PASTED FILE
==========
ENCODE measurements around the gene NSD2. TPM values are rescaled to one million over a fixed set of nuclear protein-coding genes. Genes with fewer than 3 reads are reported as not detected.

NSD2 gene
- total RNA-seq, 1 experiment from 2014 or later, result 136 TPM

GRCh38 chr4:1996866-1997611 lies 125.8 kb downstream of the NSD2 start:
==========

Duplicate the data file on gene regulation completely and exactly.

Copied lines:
ENCODE measurements around the gene NSD2. TPM values are rescaled to one million over a fixed set of nuclear protein-coding genes. Genes with fewer than 3 reads are reported as not detected.

NSD2 gene
- total RNA-seq, 1 experiment from 2014 or later, result 136 TPM

GRCh38 chr4:1996866-1997611 lies 125.8 kb downstream of the NSD2 start: